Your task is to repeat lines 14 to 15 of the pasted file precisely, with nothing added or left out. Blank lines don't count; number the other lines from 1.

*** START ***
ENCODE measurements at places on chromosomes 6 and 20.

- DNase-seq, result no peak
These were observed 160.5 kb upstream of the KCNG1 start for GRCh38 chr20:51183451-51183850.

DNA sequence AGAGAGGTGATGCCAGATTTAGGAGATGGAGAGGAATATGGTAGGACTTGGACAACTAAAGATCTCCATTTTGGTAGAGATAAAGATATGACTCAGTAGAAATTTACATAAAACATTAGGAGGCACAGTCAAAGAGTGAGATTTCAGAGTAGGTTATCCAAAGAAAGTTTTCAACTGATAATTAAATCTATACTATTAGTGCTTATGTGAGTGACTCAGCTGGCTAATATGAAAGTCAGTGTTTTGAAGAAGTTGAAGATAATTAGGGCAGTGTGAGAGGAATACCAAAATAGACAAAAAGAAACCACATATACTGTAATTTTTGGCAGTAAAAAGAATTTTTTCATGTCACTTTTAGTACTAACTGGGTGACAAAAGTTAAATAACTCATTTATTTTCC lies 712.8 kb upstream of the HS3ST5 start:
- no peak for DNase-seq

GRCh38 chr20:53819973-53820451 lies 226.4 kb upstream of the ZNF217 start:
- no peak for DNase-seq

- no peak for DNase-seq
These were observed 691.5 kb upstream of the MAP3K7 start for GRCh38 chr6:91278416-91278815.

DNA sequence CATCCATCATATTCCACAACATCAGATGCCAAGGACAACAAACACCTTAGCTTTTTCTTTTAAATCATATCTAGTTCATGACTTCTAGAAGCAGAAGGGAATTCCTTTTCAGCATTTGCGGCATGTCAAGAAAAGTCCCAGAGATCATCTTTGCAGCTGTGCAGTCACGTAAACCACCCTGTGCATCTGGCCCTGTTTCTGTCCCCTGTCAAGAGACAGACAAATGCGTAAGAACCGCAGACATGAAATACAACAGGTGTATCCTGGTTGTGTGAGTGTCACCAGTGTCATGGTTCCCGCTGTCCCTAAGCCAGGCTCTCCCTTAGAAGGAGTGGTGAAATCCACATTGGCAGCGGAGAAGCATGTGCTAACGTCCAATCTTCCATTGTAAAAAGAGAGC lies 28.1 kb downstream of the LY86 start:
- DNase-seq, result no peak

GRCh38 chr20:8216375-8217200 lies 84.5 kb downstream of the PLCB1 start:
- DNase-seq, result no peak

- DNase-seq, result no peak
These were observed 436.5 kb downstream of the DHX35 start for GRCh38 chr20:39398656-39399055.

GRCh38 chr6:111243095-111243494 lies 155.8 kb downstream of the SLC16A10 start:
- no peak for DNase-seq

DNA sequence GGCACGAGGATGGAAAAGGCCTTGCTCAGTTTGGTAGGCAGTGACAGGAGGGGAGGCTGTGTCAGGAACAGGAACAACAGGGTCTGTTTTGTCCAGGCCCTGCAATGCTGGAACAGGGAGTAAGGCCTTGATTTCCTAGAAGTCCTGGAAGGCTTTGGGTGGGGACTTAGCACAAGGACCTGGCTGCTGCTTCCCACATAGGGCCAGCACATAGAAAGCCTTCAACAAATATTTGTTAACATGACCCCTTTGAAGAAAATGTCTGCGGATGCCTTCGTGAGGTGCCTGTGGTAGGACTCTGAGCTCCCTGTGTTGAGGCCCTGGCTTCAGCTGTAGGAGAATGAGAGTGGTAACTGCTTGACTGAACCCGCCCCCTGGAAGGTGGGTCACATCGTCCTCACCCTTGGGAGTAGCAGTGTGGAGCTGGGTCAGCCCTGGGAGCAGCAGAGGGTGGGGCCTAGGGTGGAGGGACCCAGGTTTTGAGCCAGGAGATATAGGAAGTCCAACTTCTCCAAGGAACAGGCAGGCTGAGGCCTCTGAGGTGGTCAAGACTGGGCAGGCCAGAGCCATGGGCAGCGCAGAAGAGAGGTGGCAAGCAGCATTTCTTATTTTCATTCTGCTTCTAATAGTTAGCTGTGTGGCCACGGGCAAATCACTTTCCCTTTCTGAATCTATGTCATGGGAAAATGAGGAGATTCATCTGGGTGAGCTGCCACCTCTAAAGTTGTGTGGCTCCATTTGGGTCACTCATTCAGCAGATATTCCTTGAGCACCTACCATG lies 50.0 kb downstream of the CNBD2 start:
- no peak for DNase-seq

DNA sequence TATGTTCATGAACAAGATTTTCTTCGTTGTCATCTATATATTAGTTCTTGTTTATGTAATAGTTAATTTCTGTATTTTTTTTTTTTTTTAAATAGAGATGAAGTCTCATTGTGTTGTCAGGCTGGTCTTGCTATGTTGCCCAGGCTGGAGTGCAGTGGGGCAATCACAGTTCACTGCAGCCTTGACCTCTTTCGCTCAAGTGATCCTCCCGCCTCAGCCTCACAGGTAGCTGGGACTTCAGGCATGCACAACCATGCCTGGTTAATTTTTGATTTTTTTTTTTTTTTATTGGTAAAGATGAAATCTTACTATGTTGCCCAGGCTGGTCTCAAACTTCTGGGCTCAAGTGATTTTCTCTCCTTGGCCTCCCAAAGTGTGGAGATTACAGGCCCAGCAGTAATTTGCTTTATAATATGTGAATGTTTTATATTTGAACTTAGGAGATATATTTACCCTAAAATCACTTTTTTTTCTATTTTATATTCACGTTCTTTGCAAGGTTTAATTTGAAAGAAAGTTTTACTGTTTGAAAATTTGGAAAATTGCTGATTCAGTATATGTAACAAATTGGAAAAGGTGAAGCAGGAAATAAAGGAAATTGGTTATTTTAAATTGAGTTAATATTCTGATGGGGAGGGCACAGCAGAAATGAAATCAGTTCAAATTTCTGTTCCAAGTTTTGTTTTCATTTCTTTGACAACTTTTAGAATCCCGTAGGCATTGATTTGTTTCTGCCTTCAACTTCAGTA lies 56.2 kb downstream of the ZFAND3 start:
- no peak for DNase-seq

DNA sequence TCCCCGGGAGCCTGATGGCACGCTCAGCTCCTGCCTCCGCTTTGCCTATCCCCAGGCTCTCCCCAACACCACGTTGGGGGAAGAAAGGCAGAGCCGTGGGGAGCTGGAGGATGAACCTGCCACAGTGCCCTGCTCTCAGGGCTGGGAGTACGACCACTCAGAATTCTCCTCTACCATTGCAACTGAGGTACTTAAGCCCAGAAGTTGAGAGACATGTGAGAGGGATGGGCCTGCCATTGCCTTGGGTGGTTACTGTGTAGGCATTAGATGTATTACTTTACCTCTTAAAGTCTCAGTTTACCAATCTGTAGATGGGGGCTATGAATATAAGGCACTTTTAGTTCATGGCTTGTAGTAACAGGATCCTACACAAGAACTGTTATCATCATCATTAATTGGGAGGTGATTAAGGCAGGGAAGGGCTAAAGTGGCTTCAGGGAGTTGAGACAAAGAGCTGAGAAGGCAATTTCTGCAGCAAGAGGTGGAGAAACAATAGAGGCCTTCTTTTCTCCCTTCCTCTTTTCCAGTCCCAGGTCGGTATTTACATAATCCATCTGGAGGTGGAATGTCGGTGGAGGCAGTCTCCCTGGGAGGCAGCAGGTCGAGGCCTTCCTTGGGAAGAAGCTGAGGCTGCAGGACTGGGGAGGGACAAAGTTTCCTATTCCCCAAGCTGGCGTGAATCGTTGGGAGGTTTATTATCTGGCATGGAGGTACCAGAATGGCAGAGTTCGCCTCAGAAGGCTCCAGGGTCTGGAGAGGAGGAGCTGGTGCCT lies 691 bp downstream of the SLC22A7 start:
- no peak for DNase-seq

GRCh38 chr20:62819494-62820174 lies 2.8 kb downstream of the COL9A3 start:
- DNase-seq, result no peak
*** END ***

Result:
- DNase-seq, result no peak
These were observed 436.5 kb downstream of the DHX35 start for GRCh38 chr20:39398656-39399055.